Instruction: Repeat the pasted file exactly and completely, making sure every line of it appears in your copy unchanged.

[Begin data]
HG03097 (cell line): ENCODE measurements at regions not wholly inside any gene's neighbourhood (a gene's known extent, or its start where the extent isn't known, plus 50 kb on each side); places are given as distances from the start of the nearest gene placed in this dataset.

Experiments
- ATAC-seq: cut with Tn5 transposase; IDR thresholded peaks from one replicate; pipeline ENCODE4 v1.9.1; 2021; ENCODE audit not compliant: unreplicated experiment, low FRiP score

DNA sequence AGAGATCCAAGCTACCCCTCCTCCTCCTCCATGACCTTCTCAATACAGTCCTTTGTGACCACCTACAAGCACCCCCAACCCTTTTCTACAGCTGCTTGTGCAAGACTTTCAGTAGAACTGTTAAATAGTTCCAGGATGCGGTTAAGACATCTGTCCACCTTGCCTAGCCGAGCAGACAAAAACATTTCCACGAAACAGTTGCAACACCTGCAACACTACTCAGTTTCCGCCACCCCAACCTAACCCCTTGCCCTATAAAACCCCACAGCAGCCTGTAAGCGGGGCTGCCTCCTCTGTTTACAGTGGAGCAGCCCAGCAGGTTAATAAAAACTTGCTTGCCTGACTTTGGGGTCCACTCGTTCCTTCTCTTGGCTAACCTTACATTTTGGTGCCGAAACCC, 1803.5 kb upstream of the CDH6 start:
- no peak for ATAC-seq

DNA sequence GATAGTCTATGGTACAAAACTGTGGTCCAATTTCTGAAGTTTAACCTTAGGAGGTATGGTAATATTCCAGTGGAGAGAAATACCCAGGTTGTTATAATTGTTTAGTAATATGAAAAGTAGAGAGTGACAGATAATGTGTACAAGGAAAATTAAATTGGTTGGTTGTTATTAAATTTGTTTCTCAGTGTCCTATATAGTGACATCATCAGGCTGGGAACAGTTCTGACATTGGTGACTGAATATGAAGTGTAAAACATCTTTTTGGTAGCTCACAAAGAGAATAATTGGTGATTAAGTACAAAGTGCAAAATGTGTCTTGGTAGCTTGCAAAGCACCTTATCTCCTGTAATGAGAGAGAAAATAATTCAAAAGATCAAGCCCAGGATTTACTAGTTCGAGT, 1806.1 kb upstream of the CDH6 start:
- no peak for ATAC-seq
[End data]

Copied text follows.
HG03097 (cell line): ENCODE measurements at regions not wholly inside any gene's neighbourhood (a gene's known extent, or its start where the extent isn't known, plus 50 kb on each side); places are given as distances from the start of the nearest gene placed in this dataset.

Experiments
- ATAC-seq: cut with Tn5 transposase; IDR thresholded peaks from one replicate; pipeline ENCODE4 v1.9.1; 2021; ENCODE audit not compliant: unreplicated experiment, low FRiP score

DNA sequence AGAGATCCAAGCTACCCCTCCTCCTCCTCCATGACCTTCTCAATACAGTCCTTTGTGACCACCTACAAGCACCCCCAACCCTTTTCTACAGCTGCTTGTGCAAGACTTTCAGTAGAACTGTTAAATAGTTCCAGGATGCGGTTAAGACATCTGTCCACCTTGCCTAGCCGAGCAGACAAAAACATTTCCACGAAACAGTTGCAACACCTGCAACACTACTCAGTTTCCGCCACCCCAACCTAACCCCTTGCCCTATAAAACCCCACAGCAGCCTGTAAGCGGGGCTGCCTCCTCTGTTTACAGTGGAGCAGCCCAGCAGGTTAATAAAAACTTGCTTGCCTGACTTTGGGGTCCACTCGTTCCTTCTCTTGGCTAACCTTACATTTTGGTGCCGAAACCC, 1803.5 kb upstream of the CDH6 start:
- no peak for ATAC-seq

DNA sequence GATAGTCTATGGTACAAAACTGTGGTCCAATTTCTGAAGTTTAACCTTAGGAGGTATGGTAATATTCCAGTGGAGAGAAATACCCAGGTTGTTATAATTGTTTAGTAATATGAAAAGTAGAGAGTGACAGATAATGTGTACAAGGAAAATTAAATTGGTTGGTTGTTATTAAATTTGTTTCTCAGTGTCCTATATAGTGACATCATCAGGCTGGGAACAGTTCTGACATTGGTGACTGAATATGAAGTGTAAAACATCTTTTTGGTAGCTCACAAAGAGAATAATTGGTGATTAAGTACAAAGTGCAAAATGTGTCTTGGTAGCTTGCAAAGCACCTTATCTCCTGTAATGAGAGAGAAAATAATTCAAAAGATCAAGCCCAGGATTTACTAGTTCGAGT, 1806.1 kb upstream of the CDH6 start:
- no peak for ATAC-seq